Physician Assistants must provide their own basic instruments, and a set may cost from $150 to $250.
Physician Assistants may belong to the American Academy of Physician Assistants , the Michigan Academy of Physician Assistants and the Association of Physician Assistants in Cardiovascular Surgery , professional organizations which represent graduates as well as current students of recognized Physician Assistant programs. Members of these associations pay dues.
You Should Prefer:
You Should Be Able To:
Math Problem You Should Be Able to Solve:
A patient is only allowed to use 100 newtons of force to lift themselves after surgery. If a person has a mass of 50 kilograms, should they engage in the physical therapy of lifting themselves off the bed?
Reading Example You Should Be Able to Read and Comprehend:
Asthma is a respiratory disease involving the bronchial tubes, which carry air from the windpipe to the tiny air sacs in the lungs.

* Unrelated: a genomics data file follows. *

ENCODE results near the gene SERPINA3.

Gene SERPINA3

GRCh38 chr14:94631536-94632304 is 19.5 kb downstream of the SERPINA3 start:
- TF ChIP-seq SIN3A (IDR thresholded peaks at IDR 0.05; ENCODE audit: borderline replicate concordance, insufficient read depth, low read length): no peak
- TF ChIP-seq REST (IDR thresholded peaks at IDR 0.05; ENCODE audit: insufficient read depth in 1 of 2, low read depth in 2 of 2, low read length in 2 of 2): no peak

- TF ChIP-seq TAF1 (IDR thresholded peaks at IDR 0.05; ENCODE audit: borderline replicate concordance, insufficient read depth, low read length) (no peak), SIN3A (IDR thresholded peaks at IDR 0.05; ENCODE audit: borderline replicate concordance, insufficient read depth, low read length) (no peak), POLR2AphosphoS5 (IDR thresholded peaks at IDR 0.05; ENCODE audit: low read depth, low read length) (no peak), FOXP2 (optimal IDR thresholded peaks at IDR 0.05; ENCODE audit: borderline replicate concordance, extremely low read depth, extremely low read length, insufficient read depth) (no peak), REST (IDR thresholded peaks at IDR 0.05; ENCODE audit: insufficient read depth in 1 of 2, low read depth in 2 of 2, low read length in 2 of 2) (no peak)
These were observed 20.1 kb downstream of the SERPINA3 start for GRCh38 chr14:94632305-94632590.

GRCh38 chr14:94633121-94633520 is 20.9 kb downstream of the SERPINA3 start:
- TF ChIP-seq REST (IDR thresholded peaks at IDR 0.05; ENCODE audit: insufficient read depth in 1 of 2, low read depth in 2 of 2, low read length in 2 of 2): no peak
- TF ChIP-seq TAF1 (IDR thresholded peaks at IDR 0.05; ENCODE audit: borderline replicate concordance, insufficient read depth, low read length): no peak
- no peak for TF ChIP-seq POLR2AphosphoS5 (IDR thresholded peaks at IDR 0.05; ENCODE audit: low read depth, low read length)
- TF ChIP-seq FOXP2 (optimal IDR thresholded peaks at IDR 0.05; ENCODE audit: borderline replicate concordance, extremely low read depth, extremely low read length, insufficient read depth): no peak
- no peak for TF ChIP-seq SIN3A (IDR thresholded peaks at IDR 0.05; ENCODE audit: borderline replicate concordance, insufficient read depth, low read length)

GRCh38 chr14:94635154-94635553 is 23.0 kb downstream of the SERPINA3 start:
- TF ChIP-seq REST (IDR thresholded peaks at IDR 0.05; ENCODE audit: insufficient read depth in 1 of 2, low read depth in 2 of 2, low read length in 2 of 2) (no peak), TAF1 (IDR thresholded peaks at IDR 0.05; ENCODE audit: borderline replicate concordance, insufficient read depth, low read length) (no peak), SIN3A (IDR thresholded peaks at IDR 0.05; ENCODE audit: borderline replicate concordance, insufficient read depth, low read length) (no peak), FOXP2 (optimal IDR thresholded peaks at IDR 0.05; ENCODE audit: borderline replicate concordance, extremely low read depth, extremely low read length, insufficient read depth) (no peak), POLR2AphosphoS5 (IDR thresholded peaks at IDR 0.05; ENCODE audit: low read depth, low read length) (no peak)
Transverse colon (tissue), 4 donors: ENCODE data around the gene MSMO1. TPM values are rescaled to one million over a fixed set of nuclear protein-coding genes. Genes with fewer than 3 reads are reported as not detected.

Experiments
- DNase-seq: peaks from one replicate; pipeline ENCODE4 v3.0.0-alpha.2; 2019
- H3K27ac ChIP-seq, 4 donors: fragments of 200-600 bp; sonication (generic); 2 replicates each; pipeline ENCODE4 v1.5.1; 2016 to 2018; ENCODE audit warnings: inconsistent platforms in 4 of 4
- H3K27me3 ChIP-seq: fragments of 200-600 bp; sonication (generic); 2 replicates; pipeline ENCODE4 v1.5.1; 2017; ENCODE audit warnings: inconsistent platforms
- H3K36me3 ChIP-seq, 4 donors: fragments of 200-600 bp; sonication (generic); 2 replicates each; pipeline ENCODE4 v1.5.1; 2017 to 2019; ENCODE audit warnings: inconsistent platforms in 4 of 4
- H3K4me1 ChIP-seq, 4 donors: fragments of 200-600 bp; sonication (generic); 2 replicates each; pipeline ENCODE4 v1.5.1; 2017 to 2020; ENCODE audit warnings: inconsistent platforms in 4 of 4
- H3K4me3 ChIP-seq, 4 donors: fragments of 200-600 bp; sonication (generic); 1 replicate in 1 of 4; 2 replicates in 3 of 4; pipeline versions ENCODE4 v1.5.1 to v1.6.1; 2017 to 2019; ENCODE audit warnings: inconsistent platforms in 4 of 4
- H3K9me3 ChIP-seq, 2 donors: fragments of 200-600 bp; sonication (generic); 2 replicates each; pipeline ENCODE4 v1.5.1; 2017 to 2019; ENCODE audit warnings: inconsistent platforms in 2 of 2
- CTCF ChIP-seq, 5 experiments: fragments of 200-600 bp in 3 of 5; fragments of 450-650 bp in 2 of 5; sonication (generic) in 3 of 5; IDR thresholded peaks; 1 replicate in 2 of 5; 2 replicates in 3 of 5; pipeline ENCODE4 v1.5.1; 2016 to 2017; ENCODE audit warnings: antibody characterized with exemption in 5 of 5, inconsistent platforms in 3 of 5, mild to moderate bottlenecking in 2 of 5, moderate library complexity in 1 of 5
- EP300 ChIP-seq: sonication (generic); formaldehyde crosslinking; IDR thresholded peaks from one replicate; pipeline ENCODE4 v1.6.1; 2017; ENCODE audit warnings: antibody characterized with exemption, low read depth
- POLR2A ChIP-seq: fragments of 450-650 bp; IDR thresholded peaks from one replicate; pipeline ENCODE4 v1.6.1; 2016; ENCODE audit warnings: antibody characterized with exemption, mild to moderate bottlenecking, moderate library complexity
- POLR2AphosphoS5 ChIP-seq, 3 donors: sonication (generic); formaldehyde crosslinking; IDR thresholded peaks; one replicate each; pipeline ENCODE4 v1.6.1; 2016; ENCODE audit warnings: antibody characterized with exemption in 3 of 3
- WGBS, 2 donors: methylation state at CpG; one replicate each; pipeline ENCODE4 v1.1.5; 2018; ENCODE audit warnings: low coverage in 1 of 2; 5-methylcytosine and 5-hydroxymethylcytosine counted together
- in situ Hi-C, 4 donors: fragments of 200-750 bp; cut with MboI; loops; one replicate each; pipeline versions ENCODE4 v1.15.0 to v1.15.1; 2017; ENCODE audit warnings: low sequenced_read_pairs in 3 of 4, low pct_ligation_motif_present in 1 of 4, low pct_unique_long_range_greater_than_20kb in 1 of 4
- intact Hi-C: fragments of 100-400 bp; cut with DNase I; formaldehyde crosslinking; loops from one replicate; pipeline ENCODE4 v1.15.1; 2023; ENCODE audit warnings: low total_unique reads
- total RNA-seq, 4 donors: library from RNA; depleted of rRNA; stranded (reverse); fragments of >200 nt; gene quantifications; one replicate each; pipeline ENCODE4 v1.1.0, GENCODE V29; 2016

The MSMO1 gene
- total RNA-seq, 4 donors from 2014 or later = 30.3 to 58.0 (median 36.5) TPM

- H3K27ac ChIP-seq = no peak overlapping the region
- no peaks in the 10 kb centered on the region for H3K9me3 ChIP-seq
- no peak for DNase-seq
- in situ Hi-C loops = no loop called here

Writing Example You Should Be Able to Produce:
You should be able to write a report to the physician you are working under, explaining the symptoms a patient is experiencing.
Thinking Skill You Should Be Able to Demonstrate:
You should be able to decide the best treatment for a patient that is suffering from a specific disease.
The State of Michigan requires a license for this occupation. Click here for "Michigan Licensed Occupations," see Physician‘s Assistant for specific licensing information.